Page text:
Unit Introduction Webinars

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Unit Introduction Webinars

Attending your unit introduction webinar is a great way to prepare for Teaching Period 3, 2018.  You will meet your instructor and find out about the unit topics, key dates, assessments, workload requirements, resources and student support. You will also have the opportunity to ask questions throughout the session.

If you are unable to attend your unit webinar, a recording link will be made available after the conclusion of all webinars. If you have any questions, call Student Success at 1300 697 059 or email us at monashonline.studentsuccess@monash.edu

Graduate Diploma in Psychology

PSY4051: Research design and analysis

This unit expands upon topics in research design and analysis initially presented in the foundational psychology units. Students will further develop their understanding of the research process and some of the most commonly used methods of statistical analysis using the Statistical Package for the Social Sciences (SPSS) software package. Specific topics covered include: parametric and nonparametric procedures to compare two or more independent or matched samples; correlation and linear regression; planned and post hoc comparison techniques; power and sample size considerations; interpretation of output; experimental, quasi-experimental, and correlational research strategies; between- and within-subjects designs; and ethics. There is a strong practical component to the unit, including authentic assessments and regular hands-on tutorial experiences, designed to advance your competency in applying a range of common research techniques and analyses.

Date: Tuesday, 24 April

Time: 5:00-5:45pm (AEST)

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PSY4041: Psychological testing and ethics

Testing and assessment is a major component of psychological research and practice. This unit introduces the principles and processes of test development, test administration and test interpretation. Some widely used psychological tests will be described and critiqued on a number of criteria including test reliability and validity. The unit also covers theories of ability and how our thinking about human abilities is influenced by our cultural framework.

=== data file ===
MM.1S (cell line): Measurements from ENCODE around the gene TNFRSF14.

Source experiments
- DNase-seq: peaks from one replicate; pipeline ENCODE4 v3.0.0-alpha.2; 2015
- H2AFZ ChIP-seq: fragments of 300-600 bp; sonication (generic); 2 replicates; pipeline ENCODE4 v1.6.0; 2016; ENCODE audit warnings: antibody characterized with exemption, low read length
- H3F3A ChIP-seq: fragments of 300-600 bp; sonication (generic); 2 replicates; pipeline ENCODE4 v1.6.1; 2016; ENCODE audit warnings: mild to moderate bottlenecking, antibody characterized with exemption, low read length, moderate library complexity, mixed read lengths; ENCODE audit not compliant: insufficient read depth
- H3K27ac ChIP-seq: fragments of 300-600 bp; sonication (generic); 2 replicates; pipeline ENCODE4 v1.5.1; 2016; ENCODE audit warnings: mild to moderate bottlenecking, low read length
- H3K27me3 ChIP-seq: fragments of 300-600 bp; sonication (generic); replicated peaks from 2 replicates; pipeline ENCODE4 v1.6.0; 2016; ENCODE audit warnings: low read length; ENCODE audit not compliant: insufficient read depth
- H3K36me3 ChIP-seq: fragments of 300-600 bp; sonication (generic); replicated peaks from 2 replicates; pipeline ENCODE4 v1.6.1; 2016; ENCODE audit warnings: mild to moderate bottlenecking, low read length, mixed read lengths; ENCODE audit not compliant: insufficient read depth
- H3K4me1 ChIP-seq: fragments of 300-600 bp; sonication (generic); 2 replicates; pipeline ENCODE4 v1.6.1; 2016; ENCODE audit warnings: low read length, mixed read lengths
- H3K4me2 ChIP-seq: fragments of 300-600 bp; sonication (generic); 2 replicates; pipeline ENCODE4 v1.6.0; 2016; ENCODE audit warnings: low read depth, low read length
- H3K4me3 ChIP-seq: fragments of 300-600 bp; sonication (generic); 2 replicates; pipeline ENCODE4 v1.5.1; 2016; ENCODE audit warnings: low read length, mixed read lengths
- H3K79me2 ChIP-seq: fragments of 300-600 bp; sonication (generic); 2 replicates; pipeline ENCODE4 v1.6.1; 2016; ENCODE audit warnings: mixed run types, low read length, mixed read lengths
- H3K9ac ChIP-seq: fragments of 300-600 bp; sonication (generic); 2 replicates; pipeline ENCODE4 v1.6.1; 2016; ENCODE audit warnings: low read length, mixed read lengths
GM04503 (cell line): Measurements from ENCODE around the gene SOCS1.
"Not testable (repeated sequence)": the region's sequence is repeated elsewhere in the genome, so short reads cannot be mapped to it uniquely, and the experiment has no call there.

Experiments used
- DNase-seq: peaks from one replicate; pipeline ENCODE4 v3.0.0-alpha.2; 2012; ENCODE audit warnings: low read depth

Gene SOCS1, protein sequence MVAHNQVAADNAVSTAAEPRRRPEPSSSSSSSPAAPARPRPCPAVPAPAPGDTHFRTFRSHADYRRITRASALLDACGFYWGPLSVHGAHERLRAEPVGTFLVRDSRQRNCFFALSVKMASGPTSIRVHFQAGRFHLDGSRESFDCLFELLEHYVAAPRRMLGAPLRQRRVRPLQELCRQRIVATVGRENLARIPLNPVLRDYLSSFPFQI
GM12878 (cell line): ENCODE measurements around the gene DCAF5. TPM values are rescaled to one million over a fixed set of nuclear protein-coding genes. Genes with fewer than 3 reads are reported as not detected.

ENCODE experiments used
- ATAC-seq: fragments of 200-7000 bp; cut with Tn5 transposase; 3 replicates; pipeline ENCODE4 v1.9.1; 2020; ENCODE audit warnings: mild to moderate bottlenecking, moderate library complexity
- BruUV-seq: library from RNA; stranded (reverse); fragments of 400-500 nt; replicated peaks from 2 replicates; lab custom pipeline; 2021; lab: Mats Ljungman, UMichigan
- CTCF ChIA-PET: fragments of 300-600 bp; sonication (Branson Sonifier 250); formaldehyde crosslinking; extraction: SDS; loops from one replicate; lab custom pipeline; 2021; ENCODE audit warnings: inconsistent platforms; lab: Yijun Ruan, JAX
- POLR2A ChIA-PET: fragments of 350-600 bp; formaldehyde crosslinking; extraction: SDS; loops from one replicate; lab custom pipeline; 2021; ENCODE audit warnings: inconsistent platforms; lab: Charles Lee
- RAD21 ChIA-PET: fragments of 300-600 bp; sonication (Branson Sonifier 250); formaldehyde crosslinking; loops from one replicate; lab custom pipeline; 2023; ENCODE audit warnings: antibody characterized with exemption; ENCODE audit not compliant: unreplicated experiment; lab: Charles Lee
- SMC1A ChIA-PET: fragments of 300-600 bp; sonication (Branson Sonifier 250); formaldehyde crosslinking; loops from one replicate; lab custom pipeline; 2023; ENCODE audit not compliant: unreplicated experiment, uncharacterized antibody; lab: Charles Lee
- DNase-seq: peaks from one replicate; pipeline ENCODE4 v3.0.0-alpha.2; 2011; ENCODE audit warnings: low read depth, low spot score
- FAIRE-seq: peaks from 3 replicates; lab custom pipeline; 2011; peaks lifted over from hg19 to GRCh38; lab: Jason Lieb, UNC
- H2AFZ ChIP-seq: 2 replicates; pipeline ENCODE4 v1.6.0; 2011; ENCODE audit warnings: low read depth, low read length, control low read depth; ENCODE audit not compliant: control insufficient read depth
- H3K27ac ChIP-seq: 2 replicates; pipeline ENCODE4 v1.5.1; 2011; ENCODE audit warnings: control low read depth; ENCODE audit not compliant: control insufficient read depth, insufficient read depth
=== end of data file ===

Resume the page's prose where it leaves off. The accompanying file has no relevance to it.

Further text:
The unit will also provide students with a strong foundation in professional ethics for psychologists. Students will also gain an advanced knowledge of the ethical, legal and professional responsibilities of practising psychologists. These ethical principles will then be applied to specific ethical dilemmas and case studies.

Date: Tuesday, 24 April

Time: 6:00-6:45pm (AEST)

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PSY4032: Abnormal psychology

This unit covers all important aspects of abnormal behaviour: historical influences, theory, assessment, specific psychopathologies, treatment methods, and legal issues. Both the scientific and professional aspects of abnormal psychology are presented. Students will be provided with a broad and comprehensive review of abnormal behaviour, by studying and contrasting different theoretical perspectives.

Date: Thursday, 26 April

Time: 5:00-5:45pm (AEST)

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PSY4111: Psychology 1A

Introduction to the discipline of psychology as a behavioural science. Topics include personality, the biological bases of behaviour, sensation and perception, an introduction to theories of learning and development, plus an introduction to the historical origins of the discipline. Online activities (for example interactive skills development, formative quiz presentations) and discussion forums, aim to enhance students’ understanding of the lecture material and provide training in research techniques.

Date: Thursday, 26 April

Time: 6:00-6:45pm (AEST)

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PSY4401: Psychology research project – Statistics and research design for professional psychology

The aim of this unit is to provide students with a thorough understanding of statistical concepts to enable them to be informed in their chosen field. The unit begins with a review of univariate statistics and introduction to the philosophy of research design and analysis. More advanced statistical techniques are then systematically introduced. There is a focus on the understanding of the issues that may arise around the choice of appropriate statistical technique and preparation of data; critiquing decisions made to assist in the interpretation of findings. The content will be set in a context of the needs of professional psychologists and researchers whose interests present unusual methodological demands, which in turn may influence choices in research approach and statistical technique.

Date: Monday, 30 April

Time: 5:00-5:45pm (AEST)

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